Over the last 15 months, as Michigan’s defensive star has ascended — taking the Wolverines from a team on the tournament bubble to the Final Four to a 20-1 record to start this season — nearly every reason why has been dissected and digested.
Assistant coach Luke Yaklich instilled a culture. Junior point guard Zavier Simpson and redshirt junior forward Charles Matthews enforced it. The virus took hold, then spread — and now, Michigan’s 83.8 adjusted defensive efficiency is on pace to be the best in the KenPom era.
But there is one element of this renaissance that, really, isn’t a renaissance at all. More accurately, call it a continuation.
The Wolverines don’t foul. They rank second in the country in defensive free throw rate, and since 2012, they’ve been worse than 25th just twice. That’s no recent development, but something preached within the program for quite a while.
“That’s stuff we’d work on all the time, is not reaching, not using an armbar,” said Spike Albrecht, a Michigan guard from 2013-17. “Things like that.”
In practices, the Wolverines can use slide drills or verbal reinforcement to stress avoiding fouls. In a game though, playing good defense while doing so is a sort of art.
“Especially on the ball, just picking up stupid fouls — they call like an armbar, instead your hands are up and you’re sliding and using your chest,” Albrecht said. “Cause you wanna be physical but you don’t wanna foul.
“Essentially you’re fouling with your chest instead of your arms, because lots of times, if a ref sees an arm in there, they’re more inclined to call it versus, ‘Hey, his hands are up.’ But you’re still making contact with the dude. Sometimes you can kind of get away with fooling the refs a little bit.”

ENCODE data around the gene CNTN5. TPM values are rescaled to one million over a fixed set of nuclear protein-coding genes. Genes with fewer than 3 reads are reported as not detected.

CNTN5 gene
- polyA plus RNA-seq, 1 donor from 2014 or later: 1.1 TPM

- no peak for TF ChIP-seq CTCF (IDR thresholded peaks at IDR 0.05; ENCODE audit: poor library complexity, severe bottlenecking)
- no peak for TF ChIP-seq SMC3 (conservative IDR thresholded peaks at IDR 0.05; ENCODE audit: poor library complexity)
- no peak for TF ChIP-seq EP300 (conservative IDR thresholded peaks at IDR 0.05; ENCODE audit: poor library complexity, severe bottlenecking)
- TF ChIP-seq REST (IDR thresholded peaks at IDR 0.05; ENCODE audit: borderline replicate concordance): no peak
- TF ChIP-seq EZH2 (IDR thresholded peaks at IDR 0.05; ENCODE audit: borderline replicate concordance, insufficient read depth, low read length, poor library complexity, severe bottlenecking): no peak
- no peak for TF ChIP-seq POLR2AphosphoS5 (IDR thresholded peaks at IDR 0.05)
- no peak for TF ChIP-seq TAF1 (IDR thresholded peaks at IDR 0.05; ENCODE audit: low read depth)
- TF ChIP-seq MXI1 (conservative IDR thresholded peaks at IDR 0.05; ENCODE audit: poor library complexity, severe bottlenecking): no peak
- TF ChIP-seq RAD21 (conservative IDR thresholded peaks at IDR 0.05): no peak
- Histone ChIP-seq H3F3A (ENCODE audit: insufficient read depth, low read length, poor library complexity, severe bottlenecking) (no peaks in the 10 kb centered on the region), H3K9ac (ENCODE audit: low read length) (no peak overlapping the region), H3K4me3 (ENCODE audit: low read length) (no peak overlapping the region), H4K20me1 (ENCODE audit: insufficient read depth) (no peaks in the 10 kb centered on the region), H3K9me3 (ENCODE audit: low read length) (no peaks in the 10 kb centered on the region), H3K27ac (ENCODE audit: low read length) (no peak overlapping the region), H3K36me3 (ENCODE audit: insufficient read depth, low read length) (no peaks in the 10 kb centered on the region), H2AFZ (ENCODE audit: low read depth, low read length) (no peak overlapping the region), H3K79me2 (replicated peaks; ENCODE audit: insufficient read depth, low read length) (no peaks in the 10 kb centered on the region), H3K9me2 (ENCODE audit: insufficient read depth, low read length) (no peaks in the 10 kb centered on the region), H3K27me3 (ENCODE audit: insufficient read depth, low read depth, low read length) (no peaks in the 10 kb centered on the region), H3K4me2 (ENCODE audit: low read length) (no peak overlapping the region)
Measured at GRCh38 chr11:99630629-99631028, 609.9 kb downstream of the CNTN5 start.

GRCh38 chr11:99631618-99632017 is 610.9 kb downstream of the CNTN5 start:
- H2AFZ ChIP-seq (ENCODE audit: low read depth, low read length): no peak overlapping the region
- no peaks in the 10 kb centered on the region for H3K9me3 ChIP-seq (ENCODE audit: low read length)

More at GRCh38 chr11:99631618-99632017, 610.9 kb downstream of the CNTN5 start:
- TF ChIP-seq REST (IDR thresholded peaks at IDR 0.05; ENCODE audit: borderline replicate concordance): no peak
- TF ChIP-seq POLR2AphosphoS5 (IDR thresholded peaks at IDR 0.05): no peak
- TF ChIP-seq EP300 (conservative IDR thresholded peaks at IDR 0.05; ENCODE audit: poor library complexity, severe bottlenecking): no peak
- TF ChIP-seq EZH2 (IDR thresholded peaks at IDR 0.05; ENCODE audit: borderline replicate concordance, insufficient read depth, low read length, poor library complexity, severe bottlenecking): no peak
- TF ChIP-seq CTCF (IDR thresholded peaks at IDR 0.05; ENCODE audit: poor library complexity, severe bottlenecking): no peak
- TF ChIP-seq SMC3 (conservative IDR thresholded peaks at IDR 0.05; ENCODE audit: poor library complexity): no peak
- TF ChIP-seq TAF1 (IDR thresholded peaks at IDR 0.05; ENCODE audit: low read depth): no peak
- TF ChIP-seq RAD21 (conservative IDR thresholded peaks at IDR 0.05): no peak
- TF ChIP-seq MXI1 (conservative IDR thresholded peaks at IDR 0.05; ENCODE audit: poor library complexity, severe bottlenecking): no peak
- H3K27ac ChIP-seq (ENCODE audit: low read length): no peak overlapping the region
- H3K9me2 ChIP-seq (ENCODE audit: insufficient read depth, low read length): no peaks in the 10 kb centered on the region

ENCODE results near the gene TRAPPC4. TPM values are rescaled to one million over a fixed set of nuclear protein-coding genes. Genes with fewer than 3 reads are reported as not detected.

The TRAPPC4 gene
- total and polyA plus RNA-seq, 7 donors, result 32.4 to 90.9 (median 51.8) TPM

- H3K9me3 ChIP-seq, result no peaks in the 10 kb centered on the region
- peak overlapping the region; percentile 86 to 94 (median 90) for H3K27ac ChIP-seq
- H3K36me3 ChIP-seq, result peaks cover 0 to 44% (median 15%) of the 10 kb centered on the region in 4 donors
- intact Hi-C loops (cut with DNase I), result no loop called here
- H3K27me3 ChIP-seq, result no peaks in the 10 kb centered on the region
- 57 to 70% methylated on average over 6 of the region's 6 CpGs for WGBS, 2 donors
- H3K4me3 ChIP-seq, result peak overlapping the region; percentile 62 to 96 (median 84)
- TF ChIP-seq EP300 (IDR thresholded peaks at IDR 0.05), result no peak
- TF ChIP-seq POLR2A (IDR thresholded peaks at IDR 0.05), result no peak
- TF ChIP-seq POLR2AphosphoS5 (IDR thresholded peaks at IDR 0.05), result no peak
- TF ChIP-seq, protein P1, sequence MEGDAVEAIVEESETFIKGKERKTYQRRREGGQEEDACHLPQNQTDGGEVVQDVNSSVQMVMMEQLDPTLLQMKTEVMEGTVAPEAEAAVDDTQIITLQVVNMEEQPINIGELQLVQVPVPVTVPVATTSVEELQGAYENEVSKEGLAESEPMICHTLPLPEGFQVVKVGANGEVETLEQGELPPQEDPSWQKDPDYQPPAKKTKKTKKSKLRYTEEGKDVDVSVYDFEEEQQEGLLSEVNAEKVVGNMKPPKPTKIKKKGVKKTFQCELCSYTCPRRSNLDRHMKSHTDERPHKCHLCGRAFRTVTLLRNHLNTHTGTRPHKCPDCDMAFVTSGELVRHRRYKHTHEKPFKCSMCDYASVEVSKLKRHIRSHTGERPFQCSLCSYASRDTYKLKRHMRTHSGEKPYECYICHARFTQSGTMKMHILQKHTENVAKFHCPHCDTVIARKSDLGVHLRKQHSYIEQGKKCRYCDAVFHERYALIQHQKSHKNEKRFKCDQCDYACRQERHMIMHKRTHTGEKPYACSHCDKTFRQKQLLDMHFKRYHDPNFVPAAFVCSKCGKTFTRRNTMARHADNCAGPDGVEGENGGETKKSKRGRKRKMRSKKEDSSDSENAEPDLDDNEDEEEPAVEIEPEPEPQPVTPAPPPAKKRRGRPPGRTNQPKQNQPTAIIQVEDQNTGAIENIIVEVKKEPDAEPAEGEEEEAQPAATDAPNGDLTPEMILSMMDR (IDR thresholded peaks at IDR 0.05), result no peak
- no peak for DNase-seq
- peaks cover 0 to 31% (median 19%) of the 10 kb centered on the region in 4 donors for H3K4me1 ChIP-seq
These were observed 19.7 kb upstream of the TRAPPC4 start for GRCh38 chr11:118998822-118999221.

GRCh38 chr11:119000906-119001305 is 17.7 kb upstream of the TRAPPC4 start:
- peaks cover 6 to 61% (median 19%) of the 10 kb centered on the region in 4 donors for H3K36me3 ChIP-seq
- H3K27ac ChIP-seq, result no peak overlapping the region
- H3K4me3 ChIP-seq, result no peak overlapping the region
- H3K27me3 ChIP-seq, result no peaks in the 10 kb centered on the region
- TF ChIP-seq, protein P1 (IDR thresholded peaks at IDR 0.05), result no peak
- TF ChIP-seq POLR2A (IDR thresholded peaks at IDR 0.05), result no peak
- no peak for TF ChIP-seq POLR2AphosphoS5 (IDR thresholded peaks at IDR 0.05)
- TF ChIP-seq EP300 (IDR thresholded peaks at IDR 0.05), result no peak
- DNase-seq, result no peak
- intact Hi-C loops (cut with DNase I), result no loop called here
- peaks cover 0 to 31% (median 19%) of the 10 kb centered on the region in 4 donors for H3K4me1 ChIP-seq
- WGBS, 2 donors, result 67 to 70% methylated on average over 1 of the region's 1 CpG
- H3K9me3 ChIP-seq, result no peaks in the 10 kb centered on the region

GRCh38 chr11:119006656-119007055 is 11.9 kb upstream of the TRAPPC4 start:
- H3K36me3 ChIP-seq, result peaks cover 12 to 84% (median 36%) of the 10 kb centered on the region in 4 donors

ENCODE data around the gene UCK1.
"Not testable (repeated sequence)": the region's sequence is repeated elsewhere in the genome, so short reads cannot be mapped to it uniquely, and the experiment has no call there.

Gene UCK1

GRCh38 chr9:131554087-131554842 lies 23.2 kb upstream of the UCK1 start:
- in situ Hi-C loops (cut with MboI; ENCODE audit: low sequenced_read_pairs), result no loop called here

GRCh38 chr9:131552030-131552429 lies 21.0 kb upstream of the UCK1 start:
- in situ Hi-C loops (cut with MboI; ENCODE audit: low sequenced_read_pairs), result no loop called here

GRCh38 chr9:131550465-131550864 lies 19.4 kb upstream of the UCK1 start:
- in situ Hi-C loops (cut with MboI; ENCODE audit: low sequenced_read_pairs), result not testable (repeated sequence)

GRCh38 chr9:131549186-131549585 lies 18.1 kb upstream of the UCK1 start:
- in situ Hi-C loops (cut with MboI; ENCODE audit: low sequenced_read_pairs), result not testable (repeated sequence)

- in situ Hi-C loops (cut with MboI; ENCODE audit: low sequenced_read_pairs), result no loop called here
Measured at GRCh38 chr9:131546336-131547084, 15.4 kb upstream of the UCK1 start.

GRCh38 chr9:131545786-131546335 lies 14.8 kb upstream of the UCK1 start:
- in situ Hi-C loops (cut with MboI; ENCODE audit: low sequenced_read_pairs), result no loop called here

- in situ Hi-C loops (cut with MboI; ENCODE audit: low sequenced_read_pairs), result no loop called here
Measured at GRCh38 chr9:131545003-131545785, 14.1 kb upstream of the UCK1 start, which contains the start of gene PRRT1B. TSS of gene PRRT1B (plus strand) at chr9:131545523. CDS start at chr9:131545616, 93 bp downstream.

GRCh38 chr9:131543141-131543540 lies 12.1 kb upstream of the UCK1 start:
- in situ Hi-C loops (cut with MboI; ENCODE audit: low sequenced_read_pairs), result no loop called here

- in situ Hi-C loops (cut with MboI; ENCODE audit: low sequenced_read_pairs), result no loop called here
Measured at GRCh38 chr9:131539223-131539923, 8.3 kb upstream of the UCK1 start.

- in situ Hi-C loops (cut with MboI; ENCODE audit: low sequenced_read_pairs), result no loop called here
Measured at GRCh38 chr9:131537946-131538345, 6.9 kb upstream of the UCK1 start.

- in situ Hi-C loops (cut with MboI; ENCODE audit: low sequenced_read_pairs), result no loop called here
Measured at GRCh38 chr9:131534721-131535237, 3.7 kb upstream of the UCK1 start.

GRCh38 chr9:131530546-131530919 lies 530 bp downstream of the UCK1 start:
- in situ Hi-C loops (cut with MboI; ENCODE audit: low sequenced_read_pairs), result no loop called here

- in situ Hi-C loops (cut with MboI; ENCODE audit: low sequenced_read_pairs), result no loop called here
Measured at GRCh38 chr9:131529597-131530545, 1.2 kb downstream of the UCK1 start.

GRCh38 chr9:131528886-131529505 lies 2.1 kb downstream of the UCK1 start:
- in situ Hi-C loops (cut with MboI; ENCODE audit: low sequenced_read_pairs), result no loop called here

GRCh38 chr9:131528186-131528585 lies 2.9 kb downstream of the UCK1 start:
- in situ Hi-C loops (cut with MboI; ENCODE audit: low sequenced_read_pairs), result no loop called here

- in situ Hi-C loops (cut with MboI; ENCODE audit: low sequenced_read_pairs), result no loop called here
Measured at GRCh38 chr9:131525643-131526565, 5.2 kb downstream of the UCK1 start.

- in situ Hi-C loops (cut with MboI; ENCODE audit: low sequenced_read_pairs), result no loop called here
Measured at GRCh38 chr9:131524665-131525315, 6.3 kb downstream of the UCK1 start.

This iteration of Michigan doesn’t just defend physically without fouling. It has perfected the art, and you don’t need to look too far to see it.
This is how Simpson turns opposing point guards — or, in Tuesday’s case, Ohio State center Kaleb Wesson — into overly frustrated playthings. It’s how Matthews has turned himself into a potential NBA commodity despite shooting just 32.3 percent from 3-point range. It’s how junior center Jon Teske has gone from merely tall to a dominant rim protector.
Anyone who has asked Michigan coach John Beilein about Teske in the last year has been treated to a range of hand motions, demonstrating his want for Teske to use verticality in the paint. After a 65-49 win over Ohio State on Tuesday, Beilein had nothing but praise.
“He was trying to slap at the ball when the guy was coming up,” Beilein said. “He’d run his arms through him and use verticality, all the time. Now he’s learned to do it — wait, wait, be more selective with shots you can block.”
Teske may be the most overt example. He’s far from the only one.
Avoiding bad fouls is a part of Michigan’s defensive culture, as much as anything else. One of the keys behind a great defense, it turns out, is overwhelmingly simple.
“I don’t wanna say, ‘Hey, we don’t foul.’ We try not to have bad fouls,” Beilein said Thursday. “And if you look at a game, there’s three or four bad fouls every single game, that if you can avoid those, that could be the difference between a one-and-one, a guy in foul trouble, right, or a double-bonus. So we try to avoid that.
“It’s just every day in practice, we’re very physical with how we practice, but bad fouls are pointed out every minute. And sometimes, people want to start every practice, ‘How are we gonna practice? Hard. How are we gonna practice? Smart.’ And smart is, don’t put them to the foul line. We can’t defend the foul line. We can’t defend a foul shot. So the one way to avoid that to happen is, don’t put them there carelessly.”
In this sense, Beilein has been the perfect complement to Yaklich. Asked on Tuesday who’s behind the emphasis, sophomore guard Jordan Poole struggled to come up with an answer.
“Coach B hates fouls,” he said, “and coach Yak loves defense, so —”
Then Isaiah Livers stepped in to finish the sentence.
“It works perfectly.”